Weekly Focus – Think About It

“The best fishermen I know try not to make the same mistakes over and over again; instead they strive to make new and interesting mistakes and to remember what they learned from them.”

--John Gierach, American author (and fisherman)

* Government bonds and Treasury Bills are guaranteed by the U.S. government as to the timely payment of principal and interest and, if held to maturity, offer a fixed rate of return and fixed principal value.  However, the value of fund shares is not guaranteed and will fluctuate. * Corporate bonds are considered higher risk than government bonds but normally offer a higher yield and are subject to market, interest rate and credit risk as well as additional risks based on the quality of issuer coupon rate, price, yield, maturity, and redemption features. * The Standard & Poor's 500 (S&P 500) is an unmanaged group of securities considered to be representative of the stock market in general. You cannot invest directly in this index. * The Standard & Poor’s 500 (S&P 500) is an unmanaged index. Unmanaged index returns do not reflect fees, expenses, or sales charges. Index performance is not indicative of the performance of any investment. * The Dow Jones Global ex-U.S. Index covers approximately 95% of the market capitalization of the 45 developed and emerging countries included in the Index. * The 10-year Treasury Note represents debt owed by the United States Treasury to the public. Since the U.S. Government is seen as a risk-free borrower, investors use the 10-year Treasury Note as a benchmark for the long-term bond market. * Gold represents the afternoon gold price as reported by the London Bullion Market Association. The gold price is set twice daily by the London Gold Fixing Company at 10:30 and 15:00 and is expressed in U.S. dollars per fine troy ounce. * The Bloomberg Commodity Index is designed to be a highly liquid and diversified benchmark for the commodity futures market. The Index is composed of futures contracts on 19 physical commodities and was launched on July 14, 1998. * The DJ Equity All REIT Total Return Index measures the total return performance of the equity subcategory of the Real Estate Investment Trust (REIT) industry as calculated by Dow Jones. * Yahoo! Finance is the source for any reference to the performance of an index between two specific periods. * Opinions expressed are subject to change without notice and are not intended as investment advice or to predict future performance. * Economic forecasts set forth may not develop as predicted and there can be no guarantee that strategies promoted will be successful. * Past performance does not guarantee future results. Investing involves risk, including loss of principal. * You cannot invest directly in an index. * Consult your financial professional before making any investment decision. * Stock investing involves risk including loss of principal.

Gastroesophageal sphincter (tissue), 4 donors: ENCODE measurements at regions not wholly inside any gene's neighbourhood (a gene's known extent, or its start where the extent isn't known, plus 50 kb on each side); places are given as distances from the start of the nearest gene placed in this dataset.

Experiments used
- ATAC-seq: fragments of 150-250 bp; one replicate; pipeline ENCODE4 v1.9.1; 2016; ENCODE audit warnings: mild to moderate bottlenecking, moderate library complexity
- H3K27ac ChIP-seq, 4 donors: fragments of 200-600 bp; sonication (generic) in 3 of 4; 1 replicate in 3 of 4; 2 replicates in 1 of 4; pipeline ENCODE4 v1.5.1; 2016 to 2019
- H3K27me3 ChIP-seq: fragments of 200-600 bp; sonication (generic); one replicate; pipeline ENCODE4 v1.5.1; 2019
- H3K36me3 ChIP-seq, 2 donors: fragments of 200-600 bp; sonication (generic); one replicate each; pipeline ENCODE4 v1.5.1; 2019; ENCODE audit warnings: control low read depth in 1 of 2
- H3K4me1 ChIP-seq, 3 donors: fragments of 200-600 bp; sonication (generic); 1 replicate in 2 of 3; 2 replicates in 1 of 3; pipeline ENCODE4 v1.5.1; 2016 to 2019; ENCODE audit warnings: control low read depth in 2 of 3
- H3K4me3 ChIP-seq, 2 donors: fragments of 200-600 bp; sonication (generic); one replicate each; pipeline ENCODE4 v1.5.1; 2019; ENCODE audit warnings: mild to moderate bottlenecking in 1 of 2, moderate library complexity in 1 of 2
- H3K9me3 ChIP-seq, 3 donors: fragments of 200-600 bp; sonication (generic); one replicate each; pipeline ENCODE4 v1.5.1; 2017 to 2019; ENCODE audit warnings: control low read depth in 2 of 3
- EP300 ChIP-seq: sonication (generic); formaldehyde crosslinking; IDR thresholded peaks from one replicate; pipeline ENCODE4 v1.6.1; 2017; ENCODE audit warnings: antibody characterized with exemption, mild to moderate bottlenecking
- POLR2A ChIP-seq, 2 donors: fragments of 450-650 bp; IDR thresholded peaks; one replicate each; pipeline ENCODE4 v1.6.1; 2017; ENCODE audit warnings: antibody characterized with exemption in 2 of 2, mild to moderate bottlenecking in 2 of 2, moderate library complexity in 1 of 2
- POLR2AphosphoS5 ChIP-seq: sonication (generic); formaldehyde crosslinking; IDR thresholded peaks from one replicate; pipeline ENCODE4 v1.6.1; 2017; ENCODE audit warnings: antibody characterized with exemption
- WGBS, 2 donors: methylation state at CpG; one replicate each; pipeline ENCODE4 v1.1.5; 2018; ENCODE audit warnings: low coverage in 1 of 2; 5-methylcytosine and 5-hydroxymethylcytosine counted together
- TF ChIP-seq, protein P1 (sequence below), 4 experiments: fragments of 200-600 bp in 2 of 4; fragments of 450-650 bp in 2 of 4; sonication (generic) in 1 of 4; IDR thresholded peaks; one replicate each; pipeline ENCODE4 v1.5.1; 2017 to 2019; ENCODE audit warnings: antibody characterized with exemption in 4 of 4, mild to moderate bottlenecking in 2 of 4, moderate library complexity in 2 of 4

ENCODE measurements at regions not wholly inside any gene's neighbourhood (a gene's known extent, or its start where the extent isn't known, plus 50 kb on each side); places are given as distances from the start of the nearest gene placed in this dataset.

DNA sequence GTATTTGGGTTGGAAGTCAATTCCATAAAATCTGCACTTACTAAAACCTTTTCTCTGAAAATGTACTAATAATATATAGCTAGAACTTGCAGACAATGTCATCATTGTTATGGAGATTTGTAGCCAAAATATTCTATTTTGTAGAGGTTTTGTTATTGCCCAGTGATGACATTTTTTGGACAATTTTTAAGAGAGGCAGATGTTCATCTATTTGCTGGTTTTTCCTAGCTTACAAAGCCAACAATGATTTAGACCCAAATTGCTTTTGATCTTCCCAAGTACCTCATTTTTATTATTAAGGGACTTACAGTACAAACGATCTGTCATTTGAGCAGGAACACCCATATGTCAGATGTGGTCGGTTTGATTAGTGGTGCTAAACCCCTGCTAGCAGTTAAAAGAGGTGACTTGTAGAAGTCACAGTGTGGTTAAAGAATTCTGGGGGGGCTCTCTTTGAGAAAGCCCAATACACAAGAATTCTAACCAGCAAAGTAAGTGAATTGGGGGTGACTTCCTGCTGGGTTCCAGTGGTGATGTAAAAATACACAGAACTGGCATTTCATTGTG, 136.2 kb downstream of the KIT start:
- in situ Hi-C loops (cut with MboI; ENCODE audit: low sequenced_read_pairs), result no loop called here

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Weekly Market Commentary (May 31, 2016)

Everyone makes mistakes. Some people learn from them.

In GMO’s March 2016 white paper, James Montier and Philip Pilkington continued to explore the Federal Reserve’s influence on the stock market. It was a process they’d begun in 2015 as they sought “…to understand why our forecast for the S&P 500 had been too pessimistic over the last two decades or so.” Inspired by research done at the New York Federal Reserve, they found:

“…sometime around 1985 the market really started to react to FOMC [Federal Open Market Committee] days. Like the Fed economists, we found that for the past 30 or so years these announcement days have had a major, and increasing, impact on the stock market…In fact, FOMC days account for 25 percent of the total real returns we have witnessed since 1984!”

Upon further examination, they realized the Fed’s influence on the Standard & Poor’s 500 Index (S&P 500) wasn’t caused by monetary policy decisions. Markets moved just because the committee was meeting. Investor sentiment was driving market action.